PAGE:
by Carmen Autuori
It was the fifties and the life of aunt Lucia, aka Lucia Ricciardi, Salerno Doc, scion of the historic family of superfine seamstresses, oscillated between the kitchen perennially enveloped by the smell of good things, hats with charming veils, decollete model shoes strictly of black lace and an aperitif at the Varese bar, a fixed appointment on Sunday after mass in the cathedral.
She was small in stature and rounded physique, eyes piercing like pins that looked beyond the appearance of things and people, her upturned nose and hair always fresh from a hairdresser’s. Her appearance of her could be misleading because she made one think of a middle-class lady entirely dedicated to the mission of angel of the hearth as befits the women of the time. Well, Aunt Lucia was the opposite of all this. The delicate aspect of her actually concealed a very strong character that made her the most feared element of the whole family, including sisters, brothers-in-law and grandchildren. Her husband, an imposing military man with an authoritarian character, became soft as butter in his hands. Aunt Lucia claimed, in fact, that men are conquered above all at the table, and she was a teacher in this.
Strongly linked to the traditions of his city, he gave his best on the occasion of the patronal feast, honoring the occasion even at the table where the spleen, his main dish, could not be missing.
On the other hand, it is well known that the spleen is to St. Matthew, like struffoli at Christmas. On 21 September it is a must, as tradition dictates, to cook it not only in homes, but also on the street by street vendors who are true masters in the preparation of this dish.
The custom is Sicilian and dates back to the Middle Ages when there was a large Jewish community in Palermo, whose members excelled in the slaughter of cattle. Their religious faith, however, obliged them not to receive money for this activity, so as a reward, they kept the entrails, including the spleen, which they sold cooked to the “gentiles”.
In 1492 Ferdinand II of Aragon, known as the Catholic, removed the community from the territories subjected to Spanish rule; the trade passed to the “caciuttari”, sellers of bread stuffed with cheeses, who after having fried the pieces of spleen in lard, thus enriched the filling of their sandwiches.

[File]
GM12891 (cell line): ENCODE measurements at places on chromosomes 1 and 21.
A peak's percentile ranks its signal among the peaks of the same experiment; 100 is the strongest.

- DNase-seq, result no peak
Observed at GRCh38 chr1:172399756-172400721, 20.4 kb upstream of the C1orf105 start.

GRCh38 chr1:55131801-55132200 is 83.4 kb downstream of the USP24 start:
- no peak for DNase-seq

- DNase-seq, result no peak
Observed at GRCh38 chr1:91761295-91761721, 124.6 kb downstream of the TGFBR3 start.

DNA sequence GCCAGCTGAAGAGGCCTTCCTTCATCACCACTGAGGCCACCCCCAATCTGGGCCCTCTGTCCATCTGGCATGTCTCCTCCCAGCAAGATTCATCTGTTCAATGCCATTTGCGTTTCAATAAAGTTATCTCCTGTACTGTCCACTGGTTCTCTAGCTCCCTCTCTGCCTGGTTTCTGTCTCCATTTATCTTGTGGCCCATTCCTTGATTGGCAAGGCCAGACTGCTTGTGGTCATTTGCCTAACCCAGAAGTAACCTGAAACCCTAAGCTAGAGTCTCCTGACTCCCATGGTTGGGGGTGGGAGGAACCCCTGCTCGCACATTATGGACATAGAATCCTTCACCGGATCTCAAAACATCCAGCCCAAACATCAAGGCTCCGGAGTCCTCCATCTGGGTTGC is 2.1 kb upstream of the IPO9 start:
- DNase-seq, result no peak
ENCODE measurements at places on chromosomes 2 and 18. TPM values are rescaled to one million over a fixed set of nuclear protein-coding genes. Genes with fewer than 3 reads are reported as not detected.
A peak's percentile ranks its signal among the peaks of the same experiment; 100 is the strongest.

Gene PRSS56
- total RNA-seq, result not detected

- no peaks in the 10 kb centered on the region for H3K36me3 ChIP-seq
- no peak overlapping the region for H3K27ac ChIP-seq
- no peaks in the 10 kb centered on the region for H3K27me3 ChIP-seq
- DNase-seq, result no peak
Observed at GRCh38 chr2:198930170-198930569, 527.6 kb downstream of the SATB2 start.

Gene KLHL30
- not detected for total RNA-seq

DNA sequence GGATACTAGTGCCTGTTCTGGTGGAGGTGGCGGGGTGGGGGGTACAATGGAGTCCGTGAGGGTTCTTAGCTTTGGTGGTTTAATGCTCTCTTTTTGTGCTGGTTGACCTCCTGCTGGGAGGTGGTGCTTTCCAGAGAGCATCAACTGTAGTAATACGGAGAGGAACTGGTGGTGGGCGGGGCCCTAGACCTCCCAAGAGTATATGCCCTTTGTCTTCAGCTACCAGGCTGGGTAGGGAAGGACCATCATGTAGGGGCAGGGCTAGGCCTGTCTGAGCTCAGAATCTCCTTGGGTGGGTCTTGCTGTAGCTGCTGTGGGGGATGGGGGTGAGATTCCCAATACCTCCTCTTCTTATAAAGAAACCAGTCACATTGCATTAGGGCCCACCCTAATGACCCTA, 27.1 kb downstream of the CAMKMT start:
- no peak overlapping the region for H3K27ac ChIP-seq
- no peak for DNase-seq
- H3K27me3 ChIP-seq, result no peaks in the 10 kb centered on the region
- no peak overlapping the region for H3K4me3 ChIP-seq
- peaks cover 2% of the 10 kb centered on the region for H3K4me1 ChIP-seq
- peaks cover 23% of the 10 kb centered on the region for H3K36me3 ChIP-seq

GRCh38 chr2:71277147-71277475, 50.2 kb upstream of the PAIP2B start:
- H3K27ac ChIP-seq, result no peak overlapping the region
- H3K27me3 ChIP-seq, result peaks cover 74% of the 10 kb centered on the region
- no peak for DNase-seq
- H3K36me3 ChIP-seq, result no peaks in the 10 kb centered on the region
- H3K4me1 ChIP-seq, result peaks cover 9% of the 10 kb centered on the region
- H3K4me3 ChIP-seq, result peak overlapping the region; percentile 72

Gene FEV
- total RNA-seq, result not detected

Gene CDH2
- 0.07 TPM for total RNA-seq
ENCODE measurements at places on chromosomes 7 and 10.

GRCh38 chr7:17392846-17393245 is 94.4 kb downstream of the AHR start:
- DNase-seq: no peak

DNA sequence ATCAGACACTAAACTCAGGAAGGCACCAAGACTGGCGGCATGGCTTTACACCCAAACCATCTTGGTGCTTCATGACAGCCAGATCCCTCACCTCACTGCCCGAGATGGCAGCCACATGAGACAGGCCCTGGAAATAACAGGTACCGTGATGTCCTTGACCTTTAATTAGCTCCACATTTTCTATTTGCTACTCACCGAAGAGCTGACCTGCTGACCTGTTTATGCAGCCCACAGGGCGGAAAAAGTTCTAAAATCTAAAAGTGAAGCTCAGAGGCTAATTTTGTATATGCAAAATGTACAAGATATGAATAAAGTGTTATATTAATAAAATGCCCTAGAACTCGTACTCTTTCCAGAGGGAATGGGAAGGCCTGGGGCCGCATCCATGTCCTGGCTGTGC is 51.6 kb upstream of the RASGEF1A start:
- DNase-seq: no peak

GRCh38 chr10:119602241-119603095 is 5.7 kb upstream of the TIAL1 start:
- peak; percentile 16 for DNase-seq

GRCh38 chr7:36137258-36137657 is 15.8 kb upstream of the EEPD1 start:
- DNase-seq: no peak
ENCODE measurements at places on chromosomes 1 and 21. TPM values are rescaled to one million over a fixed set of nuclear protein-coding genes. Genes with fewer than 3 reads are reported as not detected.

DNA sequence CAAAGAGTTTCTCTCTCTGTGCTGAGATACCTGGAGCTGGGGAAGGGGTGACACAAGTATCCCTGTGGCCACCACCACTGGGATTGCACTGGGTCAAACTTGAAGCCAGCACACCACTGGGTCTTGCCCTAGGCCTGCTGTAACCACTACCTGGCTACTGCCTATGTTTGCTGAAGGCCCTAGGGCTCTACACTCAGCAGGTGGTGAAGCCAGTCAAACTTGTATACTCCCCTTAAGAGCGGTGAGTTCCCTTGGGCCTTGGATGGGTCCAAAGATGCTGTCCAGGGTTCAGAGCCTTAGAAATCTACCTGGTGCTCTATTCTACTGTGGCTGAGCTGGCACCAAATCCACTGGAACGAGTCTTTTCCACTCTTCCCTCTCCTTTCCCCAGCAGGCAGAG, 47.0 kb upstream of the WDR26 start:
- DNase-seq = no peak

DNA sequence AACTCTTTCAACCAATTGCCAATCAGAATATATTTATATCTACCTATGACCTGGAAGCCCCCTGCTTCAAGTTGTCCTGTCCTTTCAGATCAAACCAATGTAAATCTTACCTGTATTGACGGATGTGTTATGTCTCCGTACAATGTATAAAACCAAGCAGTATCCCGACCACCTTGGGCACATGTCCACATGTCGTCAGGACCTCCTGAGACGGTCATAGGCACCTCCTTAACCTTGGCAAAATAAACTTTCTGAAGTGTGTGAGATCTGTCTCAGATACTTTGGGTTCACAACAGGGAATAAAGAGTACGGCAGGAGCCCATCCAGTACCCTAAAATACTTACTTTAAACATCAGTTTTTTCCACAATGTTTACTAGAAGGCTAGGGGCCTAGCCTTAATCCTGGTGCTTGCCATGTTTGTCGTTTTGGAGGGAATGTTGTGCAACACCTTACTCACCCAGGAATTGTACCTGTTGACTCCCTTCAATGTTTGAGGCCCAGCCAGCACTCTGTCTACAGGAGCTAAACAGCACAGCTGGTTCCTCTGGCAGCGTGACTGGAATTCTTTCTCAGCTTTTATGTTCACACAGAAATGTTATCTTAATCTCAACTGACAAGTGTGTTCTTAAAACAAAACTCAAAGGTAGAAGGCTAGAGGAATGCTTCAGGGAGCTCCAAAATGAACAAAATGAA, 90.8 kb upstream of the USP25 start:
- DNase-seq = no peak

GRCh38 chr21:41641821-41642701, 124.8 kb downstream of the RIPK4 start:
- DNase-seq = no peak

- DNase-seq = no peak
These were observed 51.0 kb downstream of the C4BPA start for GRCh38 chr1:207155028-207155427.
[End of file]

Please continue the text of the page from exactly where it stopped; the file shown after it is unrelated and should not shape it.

We do not know how the dish arrived in Salerno, most likely by the merchants who landed at the port and so, also thanks to the low cost of the raw material, the spleen carved out an important space in Salerno’s gastronomy.
Our version, while not providing the accompaniment with bread, the famous pani ca meusa, is however richer than the Sicilian one because the cuisine is always a “becoming” that adapts to the raw material of the territory. Aunt Lucia’s spleen, in fact, provided a very fragrant filling of aromatic herbs, parsley, mint, garlic, cooked wine, an unlikely quantity of oil and a slow and prolonged cooking that began in the very early hours of the morning.
But before that there had been the whole procurement ritual. The “pockets” of spleen had to be bought, at least the day before, by the trusted butcher who every year was subjected to a real interrogation worthy of a KGB agent in the years of the Cold War, on the origin of the animal. The mint was the one grown in the allocated pot, always in the usual place, on the small balcony that coquettishly peeped out on via Mercanti, as was the parsley. The day before the party the entrails were soaked in cold water and diligently supervised by the female part of the family who were entrusted with the humblest tasks. On the morning of the party, the “priestess” Lucia herself took to the field and, with ancient gestures and a loving look, finished the preparation of her spleen, just in time for the solemn mass in the cathedral and the aperitif at the Varese bar, not without having worn one of his wonderful caps.
Ingredients for 8 people
1 whole spleen
1 large bundle of parsley (about 200 grams)
25 fresh mint leaves
2 large cloves of garlic
4/5 fresh hot peppers
3 glasses of extra virgin olive oil
2 glasses of black wine vinegar
3 tablespoons of mulled wine
Water to taste
One day before preparation, cut the spleen in half, make a deep cut in order to obtain a sort of pocket.
Wash very well under running water, immerse the two pieces of spleen in a basin full of water and leave it overnight so that they lose all the blood contained in the tissues.
Drain and dry the spleen very well. Wash and dry the mint and parsley leaves. Chop, by hand with a sharp knife, the herbs, the garlic cloves, the chillies, season with salt and a generous round of oil. Divide the mixture into two equal parts and stuff the perfectly dried “pockets”. Close with toothpicks.
Pour the oil into a large high-sided saucepan, when it is hot, place the two pieces of spleen on it, brown over high heat on all sides. At this point, blend with the vinegar, add the cooked wine, add salt and cook for about 3 hours over a very low heat. Should the sauce shrink too much, it is advisable to add half a glass of lukewarm water to the sauce. The spleen is ready when the oil has completely separated from the cooking juices. Lift it from the pot and, once cold, slice it. Cover everything with the sauce. Serve at room temperature. It can also be kept in the fridge for 4 or 5 days. A tip, for the success of the dish you must not skimp on the dressing.